Tlazolteotl, goddess of lust, carnality, sexual misdeeds.

Mictlantecuhtli, god of the underworld.

Centeotl, goddess of maize. Also recognized as Chicomecoatl, goddess of agriculture.

Tlaloc, god of the thunder, rain and earthquakes.

Quetzalcoatl, god of wisdom, life, knowledge, morning star, fertility, patron of the winds and the light, the lord of the West.

Tezcatlipoca, god of providence, matter and the invisible, ruler of the night, Great Bear, impalpable, ubiquity and the twilight, the lord of the North.

Mictecacihuatl, goddess of the underworld.

Tlahuizcalpantecuhtli, god of dawn.

Citlalicue, goddess of the female stars (Milky Way).

Nēmontēmi

In the Aztec culture, the Nahuatl word nēmontēmi refers to a period of five intercalary days inserted between years of the Aztec calendar. Each of the 18 Aztec "months" had 20 days, for a total of 360 days. The nēmontēmi accounted for the remaining 5 days of the approximate tropical year. According to the research by R. C. Tunnicliffe, the Aztecs dealt with the remaining fractional-day discrepancy with the true tropical year length by adding a trecena (13 days) after each bundle of 52 years; these 13 days were not considered unlucky, but they were not characterized by the features (numbers and symbols) of the Aztec calendar.The word nēmontēmi means "days of reflection" Spanish lexicographers glossed it as dias baldios, "wasted days". They were considered to bring ill fortune, and most activities (including even cooking) were avoided if possible during the nēmontēmi. This is however, incorrect.

People take time to reflect on the past year during these days and often includes a period of fasting.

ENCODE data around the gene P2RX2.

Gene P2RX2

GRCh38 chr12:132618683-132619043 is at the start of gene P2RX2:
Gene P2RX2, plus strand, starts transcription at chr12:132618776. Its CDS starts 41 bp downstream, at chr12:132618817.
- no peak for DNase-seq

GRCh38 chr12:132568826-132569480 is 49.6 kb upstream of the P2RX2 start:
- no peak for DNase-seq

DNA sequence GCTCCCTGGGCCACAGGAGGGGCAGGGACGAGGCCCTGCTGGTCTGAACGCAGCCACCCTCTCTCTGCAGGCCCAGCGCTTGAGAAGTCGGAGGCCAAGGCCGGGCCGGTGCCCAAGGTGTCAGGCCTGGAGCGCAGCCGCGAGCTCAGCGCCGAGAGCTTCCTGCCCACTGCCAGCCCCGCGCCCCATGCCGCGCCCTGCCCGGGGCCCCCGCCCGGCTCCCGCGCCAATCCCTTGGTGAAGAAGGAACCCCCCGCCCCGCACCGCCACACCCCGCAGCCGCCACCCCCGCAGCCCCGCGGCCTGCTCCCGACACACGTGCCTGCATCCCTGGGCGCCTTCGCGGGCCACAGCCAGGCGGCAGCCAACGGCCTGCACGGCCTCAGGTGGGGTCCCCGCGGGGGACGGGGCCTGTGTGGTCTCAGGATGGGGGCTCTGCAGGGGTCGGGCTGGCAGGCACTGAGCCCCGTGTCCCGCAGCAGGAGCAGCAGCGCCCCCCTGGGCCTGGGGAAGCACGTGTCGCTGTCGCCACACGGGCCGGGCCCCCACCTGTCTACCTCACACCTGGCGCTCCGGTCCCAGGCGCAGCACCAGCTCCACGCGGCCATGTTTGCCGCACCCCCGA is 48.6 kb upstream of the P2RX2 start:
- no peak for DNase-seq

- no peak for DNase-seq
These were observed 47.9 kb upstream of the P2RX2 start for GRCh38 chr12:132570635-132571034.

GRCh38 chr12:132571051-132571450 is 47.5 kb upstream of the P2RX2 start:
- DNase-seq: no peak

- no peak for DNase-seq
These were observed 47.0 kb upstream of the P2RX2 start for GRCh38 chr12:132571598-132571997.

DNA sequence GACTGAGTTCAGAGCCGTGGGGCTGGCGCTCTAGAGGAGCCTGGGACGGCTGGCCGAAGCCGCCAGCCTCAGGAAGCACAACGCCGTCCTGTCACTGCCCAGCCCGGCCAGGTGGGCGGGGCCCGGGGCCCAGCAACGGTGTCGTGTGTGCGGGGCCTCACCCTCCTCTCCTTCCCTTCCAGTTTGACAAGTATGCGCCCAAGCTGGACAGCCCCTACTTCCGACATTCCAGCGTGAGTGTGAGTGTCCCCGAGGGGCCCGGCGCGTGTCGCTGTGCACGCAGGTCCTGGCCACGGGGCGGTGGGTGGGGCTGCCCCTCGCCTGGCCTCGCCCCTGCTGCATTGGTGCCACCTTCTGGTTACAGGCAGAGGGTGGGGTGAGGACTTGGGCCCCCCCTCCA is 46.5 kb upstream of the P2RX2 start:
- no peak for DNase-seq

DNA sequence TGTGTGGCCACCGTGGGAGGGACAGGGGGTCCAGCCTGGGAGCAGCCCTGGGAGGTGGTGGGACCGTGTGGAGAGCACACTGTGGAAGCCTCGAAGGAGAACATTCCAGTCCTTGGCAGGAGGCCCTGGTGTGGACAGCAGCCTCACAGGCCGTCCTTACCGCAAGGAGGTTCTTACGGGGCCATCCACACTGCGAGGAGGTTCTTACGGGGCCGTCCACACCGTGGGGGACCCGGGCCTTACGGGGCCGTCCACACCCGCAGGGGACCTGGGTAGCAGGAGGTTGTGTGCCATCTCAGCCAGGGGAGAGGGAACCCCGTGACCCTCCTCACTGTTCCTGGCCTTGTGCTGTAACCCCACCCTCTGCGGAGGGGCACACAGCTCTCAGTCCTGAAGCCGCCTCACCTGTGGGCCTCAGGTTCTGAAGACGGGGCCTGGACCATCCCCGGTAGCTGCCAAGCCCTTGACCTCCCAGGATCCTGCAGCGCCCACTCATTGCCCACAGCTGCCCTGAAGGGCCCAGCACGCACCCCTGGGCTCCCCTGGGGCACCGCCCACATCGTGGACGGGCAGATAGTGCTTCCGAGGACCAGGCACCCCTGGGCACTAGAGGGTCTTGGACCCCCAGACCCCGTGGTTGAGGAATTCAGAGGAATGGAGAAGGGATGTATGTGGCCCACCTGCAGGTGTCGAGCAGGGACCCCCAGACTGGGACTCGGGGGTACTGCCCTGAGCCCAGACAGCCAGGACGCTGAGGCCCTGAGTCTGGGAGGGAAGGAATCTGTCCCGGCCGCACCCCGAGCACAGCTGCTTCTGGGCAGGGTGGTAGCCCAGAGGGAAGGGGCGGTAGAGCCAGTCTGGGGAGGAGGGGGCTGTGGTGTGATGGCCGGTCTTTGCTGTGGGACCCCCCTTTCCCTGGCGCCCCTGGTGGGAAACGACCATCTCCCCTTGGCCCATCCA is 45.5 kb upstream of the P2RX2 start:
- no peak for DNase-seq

Patecatl

In Aztec mythology, Patecatl is a god of healing and fertility, and the discoverer of peyote as well as the "lord of the root of pulque ". With Mayahuel, he was the father of the Centzon Totochtin.In the Aztec calendar, Patecatl is the lord of the thirteen days from 1 Monkey to 13 House. The preceding thirteen days are ruled over by Mictlantecuhtli, and the following thirteen by Itztlacoliuhqui.

Pānquetzaliztli

Panquetzaliztli is the name of the fifteenth month of the Aztec calendar. It is also a festival in the Aztec religion dedicated to Huitzilopochtli.

The correlation of Rafael Tena places the 20-day month last from November 30 to December 19.

Tepeilhuitl

Tepeilhuitl is the name of the thirteenth month of the Aztec calendar. It is also a festival in the Aztec religion dedicated to Popocatepetl, Iztaccihuatl and Tlaloc. It is called the festival or feast of the Mountains.

Tlāhuizcalpantecuhtli

Tlahuizcalpantecuhtli is a principal member of the pantheon of gods within the Aztec religion, representing the Morning Star Venus. The name comes from the Nahuatl words tlāhuizcalpan [t͡ɬaːwisˈkaɬpan] "dawn" and tecuhtli [ˈtekʷt͡ɬi] "lord". Tlahuizcalpantecuhtli is one of the thirteen Lords of the Day, representing the 12th day of the Aztec trecena.

Tozoztontli

Tozoztontli is the name of the third month of the Aztec calendar. It means Little Perforation. It is also a festival in the Aztec religion, the deities are Centeotl, Tlaloque, Chicomecoatl and Coatlicue. It marks the end of the dry season.It is the season of bird sacrifices and is called The Little Vigil.

Tōnatiuh